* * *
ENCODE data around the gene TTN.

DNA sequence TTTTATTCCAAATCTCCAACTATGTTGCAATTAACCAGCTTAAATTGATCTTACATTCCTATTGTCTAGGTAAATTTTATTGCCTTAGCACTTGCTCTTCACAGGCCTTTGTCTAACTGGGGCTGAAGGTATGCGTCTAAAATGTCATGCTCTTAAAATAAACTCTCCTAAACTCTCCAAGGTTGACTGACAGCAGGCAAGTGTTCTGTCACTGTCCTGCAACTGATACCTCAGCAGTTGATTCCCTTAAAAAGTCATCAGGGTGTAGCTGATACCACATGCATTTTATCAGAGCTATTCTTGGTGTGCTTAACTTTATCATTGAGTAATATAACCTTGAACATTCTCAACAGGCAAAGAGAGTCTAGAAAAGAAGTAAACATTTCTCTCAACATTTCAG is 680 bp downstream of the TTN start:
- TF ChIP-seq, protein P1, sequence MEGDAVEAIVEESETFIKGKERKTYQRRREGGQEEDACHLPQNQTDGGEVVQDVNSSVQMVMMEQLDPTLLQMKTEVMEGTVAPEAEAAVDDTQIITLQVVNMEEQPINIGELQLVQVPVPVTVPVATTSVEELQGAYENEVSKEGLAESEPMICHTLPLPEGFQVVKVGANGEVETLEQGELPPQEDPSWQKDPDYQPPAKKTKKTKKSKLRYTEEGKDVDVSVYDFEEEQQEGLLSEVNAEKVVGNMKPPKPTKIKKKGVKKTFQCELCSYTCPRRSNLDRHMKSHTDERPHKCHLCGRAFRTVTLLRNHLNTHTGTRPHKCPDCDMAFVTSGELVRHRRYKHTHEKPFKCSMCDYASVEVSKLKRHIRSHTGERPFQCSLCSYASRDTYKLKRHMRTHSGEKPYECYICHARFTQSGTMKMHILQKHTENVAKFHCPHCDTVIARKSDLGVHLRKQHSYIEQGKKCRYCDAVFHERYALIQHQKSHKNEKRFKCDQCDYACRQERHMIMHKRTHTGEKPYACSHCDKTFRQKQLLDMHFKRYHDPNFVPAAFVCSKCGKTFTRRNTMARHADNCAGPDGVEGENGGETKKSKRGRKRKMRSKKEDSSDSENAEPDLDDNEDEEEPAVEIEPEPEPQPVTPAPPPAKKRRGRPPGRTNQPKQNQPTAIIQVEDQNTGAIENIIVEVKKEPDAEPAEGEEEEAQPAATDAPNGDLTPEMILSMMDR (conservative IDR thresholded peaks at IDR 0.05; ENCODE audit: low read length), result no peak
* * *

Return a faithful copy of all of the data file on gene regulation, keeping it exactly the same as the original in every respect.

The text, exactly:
ENCODE data around the gene TTN.

DNA sequence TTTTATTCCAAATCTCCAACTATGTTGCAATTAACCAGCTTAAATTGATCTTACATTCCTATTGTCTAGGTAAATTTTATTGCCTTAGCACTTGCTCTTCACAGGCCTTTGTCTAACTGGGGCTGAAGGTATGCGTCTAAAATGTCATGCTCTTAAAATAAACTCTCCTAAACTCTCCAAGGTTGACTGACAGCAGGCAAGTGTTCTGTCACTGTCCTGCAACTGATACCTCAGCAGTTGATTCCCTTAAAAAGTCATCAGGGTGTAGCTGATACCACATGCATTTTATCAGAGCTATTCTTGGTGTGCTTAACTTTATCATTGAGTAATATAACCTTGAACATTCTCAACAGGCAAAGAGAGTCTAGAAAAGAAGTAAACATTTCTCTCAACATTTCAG is 680 bp downstream of the TTN start:
- TF ChIP-seq, protein P1, sequence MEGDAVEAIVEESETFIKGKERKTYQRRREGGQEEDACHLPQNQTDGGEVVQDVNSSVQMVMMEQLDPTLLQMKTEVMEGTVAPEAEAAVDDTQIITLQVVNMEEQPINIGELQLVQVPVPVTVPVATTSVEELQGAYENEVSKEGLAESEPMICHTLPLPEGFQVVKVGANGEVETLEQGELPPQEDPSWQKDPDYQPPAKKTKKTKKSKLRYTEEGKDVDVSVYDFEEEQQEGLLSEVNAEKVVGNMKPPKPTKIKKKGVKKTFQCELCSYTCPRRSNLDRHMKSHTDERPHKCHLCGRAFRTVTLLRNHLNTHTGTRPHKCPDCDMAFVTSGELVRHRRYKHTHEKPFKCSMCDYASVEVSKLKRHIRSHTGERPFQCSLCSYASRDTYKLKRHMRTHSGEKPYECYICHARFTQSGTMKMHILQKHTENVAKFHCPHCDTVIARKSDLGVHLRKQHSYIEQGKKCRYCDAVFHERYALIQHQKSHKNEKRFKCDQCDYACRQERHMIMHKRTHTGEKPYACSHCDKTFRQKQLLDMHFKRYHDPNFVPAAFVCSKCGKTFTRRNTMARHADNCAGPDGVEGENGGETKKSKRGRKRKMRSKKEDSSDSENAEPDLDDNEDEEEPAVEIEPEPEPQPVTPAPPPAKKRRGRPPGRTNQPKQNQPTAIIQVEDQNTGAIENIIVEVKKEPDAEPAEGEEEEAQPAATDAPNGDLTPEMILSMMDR (conservative IDR thresholded peaks at IDR 0.05; ENCODE audit: low read length), result no peak